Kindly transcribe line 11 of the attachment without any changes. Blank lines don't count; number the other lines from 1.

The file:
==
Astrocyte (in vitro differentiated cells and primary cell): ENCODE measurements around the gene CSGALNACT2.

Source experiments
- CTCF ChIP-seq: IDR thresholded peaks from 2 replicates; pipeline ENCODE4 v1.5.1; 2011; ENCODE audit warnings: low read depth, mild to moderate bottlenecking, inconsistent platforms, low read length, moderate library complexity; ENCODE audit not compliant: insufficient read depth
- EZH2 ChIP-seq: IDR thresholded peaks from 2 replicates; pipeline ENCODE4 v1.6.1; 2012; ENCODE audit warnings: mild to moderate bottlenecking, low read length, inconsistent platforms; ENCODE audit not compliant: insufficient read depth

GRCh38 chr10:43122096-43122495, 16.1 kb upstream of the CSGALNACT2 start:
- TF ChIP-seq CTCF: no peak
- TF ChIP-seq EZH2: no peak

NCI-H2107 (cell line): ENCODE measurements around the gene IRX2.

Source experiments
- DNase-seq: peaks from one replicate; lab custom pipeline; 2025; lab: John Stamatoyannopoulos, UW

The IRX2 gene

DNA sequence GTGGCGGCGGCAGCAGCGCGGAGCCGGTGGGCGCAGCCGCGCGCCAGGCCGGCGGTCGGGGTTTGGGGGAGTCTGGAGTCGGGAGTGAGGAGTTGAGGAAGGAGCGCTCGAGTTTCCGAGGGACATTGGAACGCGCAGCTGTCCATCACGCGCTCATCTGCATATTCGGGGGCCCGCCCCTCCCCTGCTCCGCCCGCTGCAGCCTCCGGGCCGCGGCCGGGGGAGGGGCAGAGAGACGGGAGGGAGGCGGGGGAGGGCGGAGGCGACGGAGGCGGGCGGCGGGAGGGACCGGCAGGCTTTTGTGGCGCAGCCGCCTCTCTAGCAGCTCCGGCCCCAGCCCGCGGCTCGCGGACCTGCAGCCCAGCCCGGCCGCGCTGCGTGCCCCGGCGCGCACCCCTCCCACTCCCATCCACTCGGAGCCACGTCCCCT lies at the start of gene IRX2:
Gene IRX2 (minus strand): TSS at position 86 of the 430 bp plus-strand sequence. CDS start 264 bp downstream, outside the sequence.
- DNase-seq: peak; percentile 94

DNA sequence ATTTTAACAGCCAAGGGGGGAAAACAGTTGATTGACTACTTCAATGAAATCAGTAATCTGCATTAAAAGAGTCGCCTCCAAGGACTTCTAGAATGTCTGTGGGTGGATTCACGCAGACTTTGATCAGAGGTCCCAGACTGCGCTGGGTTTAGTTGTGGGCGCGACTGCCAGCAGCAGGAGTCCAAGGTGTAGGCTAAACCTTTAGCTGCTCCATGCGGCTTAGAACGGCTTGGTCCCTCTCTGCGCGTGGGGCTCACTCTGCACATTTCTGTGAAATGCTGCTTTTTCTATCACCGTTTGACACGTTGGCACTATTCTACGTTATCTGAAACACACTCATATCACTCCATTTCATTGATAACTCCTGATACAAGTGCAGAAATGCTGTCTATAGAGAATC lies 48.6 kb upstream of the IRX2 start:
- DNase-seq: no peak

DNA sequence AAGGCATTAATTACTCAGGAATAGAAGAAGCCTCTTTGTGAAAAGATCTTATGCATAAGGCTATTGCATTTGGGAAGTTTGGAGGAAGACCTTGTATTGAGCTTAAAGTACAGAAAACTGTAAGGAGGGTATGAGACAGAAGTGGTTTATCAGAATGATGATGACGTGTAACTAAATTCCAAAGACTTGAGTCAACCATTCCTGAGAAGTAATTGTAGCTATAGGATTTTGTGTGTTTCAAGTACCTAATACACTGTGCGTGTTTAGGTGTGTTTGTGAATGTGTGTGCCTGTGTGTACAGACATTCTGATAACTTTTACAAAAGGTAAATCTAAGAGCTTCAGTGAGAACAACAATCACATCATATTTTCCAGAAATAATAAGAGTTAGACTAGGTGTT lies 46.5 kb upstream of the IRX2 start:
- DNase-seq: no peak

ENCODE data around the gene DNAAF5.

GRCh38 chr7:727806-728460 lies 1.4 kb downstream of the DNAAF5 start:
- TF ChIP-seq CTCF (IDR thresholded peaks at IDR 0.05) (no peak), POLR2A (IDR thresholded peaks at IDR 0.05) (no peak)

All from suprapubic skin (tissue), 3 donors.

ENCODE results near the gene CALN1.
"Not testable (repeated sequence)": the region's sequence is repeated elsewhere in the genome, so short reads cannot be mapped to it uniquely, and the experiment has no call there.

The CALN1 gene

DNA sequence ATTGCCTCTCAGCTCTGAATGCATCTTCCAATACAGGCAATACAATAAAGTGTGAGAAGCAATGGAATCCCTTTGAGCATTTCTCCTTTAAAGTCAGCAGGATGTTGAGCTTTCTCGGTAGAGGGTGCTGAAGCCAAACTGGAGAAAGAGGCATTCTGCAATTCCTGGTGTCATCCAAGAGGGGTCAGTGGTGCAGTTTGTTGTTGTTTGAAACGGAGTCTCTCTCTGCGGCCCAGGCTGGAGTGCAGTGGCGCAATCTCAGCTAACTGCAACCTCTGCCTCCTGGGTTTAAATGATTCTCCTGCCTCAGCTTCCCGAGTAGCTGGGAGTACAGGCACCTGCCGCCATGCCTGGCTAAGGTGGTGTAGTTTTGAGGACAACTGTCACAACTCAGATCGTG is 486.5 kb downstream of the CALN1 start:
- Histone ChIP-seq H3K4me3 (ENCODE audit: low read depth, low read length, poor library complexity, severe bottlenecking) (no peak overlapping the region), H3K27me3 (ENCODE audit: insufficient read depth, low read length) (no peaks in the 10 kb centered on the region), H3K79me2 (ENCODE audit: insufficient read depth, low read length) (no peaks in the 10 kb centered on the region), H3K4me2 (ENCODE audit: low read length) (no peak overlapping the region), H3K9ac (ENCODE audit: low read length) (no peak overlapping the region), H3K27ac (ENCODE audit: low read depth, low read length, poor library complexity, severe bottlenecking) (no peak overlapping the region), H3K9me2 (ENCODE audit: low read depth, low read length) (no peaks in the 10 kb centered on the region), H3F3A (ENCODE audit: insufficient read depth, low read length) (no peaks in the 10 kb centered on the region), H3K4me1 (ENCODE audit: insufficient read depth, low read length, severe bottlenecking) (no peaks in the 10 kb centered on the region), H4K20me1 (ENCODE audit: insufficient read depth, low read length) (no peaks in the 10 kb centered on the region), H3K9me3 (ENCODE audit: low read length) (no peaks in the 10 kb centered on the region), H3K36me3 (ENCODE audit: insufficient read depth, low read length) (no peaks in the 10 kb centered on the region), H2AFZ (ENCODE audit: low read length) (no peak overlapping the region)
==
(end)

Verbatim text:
The IRX2 gene